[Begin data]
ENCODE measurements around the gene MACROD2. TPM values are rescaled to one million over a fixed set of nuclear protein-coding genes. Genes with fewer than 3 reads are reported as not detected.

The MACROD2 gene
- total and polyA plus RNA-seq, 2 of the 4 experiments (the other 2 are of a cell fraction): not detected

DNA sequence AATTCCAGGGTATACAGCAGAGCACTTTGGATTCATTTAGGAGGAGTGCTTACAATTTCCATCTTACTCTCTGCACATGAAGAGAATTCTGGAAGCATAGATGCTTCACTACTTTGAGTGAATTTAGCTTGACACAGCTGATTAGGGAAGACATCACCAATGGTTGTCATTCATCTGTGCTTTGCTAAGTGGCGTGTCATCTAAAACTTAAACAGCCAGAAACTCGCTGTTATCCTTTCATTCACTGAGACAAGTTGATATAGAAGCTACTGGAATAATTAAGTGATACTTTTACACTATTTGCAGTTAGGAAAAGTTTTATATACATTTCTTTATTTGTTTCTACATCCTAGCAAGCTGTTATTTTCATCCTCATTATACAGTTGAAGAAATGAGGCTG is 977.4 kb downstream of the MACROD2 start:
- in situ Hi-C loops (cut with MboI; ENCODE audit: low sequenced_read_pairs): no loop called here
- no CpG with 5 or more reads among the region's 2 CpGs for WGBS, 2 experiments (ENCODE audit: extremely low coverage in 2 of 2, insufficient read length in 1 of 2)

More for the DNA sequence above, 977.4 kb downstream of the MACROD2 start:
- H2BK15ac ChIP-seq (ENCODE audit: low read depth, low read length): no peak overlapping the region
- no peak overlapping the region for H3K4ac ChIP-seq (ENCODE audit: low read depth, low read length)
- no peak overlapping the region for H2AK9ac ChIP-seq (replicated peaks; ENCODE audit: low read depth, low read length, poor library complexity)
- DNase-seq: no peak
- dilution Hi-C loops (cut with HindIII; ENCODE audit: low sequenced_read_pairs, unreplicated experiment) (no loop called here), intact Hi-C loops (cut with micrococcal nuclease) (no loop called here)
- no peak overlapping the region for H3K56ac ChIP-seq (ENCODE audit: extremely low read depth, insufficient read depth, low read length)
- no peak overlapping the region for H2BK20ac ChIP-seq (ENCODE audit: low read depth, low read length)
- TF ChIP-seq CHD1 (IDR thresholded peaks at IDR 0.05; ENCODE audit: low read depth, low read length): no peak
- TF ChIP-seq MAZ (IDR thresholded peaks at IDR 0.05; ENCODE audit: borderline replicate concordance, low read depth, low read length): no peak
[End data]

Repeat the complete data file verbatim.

ENCODE measurements around the gene MACROD2. TPM values are rescaled to one million over a fixed set of nuclear protein-coding genes. Genes with fewer than 3 reads are reported as not detected.

The MACROD2 gene
- total and polyA plus RNA-seq, 2 of the 4 experiments (the other 2 are of a cell fraction): not detected

DNA sequence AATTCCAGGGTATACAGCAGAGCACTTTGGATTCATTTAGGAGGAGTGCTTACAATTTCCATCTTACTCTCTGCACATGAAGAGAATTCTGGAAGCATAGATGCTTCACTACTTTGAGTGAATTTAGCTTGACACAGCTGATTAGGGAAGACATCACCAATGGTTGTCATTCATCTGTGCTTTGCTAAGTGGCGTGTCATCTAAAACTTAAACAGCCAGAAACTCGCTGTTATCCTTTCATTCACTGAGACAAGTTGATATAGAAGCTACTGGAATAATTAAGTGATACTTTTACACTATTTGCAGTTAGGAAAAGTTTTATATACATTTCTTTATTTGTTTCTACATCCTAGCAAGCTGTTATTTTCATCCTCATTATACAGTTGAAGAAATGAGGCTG is 977.4 kb downstream of the MACROD2 start:
- in situ Hi-C loops (cut with MboI; ENCODE audit: low sequenced_read_pairs): no loop called here
- no CpG with 5 or more reads among the region's 2 CpGs for WGBS, 2 experiments (ENCODE audit: extremely low coverage in 2 of 2, insufficient read length in 1 of 2)

More for the DNA sequence above, 977.4 kb downstream of the MACROD2 start:
- H2BK15ac ChIP-seq (ENCODE audit: low read depth, low read length): no peak overlapping the region
- no peak overlapping the region for H3K4ac ChIP-seq (ENCODE audit: low read depth, low read length)
- no peak overlapping the region for H2AK9ac ChIP-seq (replicated peaks; ENCODE audit: low read depth, low read length, poor library complexity)
- DNase-seq: no peak
- dilution Hi-C loops (cut with HindIII; ENCODE audit: low sequenced_read_pairs, unreplicated experiment) (no loop called here), intact Hi-C loops (cut with micrococcal nuclease) (no loop called here)
- no peak overlapping the region for H3K56ac ChIP-seq (ENCODE audit: extremely low read depth, insufficient read depth, low read length)
- no peak overlapping the region for H2BK20ac ChIP-seq (ENCODE audit: low read depth, low read length)
- TF ChIP-seq CHD1 (IDR thresholded peaks at IDR 0.05; ENCODE audit: low read depth, low read length): no peak
- TF ChIP-seq MAZ (IDR thresholded peaks at IDR 0.05; ENCODE audit: borderline replicate concordance, low read depth, low read length): no peak